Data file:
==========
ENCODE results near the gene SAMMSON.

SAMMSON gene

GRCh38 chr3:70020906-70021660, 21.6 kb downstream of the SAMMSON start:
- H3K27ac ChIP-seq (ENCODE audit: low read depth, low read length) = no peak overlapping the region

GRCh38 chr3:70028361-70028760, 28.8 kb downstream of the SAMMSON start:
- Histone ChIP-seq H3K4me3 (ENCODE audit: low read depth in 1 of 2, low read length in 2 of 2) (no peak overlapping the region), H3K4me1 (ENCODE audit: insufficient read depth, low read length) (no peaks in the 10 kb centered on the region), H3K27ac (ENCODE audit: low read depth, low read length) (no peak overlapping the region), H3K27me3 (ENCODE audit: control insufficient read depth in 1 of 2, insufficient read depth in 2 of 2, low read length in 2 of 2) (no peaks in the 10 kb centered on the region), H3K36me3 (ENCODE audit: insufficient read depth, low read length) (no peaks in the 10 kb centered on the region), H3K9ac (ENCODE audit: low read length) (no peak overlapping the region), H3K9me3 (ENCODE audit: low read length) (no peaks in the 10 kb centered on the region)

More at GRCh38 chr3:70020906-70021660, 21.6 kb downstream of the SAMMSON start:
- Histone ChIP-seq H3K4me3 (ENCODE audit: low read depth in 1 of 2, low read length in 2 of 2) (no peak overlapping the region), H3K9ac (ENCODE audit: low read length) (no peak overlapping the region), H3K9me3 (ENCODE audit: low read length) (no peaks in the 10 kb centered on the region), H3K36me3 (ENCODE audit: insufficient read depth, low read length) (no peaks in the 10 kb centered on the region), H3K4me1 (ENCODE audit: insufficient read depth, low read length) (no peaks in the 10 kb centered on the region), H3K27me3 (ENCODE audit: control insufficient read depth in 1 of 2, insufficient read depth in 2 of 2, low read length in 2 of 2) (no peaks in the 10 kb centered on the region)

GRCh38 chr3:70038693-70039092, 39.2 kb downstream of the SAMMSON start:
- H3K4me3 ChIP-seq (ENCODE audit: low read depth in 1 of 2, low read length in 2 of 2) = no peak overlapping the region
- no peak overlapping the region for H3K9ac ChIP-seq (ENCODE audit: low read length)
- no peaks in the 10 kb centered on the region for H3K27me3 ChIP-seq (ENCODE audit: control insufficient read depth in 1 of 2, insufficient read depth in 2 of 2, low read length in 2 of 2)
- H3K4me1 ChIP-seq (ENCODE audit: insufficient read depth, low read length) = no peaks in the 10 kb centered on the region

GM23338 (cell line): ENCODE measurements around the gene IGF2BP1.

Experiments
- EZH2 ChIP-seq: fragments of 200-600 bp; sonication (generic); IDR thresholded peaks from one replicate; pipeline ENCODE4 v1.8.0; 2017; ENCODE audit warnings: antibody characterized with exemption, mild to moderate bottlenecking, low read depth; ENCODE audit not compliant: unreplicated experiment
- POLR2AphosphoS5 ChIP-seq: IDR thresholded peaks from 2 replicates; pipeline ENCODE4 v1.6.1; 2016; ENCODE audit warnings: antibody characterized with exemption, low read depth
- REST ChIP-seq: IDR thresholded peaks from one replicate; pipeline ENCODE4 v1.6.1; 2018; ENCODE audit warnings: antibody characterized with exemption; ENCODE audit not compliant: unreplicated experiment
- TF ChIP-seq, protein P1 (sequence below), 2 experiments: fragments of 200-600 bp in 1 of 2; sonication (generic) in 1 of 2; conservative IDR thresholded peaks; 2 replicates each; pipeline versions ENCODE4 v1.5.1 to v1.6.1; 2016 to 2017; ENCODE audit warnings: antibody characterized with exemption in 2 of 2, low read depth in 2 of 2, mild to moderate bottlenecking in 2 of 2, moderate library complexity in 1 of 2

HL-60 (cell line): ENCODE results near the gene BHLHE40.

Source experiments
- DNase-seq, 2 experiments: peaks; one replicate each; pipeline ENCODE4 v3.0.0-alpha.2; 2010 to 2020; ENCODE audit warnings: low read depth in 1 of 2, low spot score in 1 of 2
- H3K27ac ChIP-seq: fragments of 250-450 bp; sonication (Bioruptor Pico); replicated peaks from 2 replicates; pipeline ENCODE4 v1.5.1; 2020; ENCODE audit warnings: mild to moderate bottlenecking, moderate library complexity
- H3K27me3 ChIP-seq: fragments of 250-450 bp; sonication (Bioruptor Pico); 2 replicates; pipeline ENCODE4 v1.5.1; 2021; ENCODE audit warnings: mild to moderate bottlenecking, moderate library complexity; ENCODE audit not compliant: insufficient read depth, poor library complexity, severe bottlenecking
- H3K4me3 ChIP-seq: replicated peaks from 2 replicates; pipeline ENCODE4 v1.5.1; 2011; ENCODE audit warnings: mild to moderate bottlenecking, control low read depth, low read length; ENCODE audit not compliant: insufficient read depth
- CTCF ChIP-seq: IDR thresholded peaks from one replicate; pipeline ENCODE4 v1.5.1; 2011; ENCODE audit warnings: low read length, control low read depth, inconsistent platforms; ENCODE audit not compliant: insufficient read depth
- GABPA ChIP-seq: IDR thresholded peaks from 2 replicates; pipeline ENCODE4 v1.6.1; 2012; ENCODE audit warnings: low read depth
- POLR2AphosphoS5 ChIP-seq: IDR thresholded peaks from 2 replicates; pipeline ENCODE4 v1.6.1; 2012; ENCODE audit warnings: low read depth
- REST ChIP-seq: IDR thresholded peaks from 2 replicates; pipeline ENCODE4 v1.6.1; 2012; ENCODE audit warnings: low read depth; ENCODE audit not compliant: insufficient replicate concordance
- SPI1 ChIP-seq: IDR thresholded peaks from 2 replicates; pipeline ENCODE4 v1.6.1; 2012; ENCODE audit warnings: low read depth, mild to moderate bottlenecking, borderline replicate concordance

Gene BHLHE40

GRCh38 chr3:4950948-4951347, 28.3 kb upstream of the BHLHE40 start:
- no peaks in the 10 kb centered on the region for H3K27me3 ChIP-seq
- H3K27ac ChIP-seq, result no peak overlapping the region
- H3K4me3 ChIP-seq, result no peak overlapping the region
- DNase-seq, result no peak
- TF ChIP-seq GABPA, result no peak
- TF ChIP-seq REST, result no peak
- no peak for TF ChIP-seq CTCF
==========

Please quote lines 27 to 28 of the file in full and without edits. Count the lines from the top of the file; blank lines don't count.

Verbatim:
- GABPA ChIP-seq: IDR thresholded peaks from 2 replicates; pipeline ENCODE4 v1.6.1; 2012; ENCODE audit warnings: low read depth
- POLR2AphosphoS5 ChIP-seq: IDR thresholded peaks from 2 replicates; pipeline ENCODE4 v1.6.1; 2012; ENCODE audit warnings: low read depth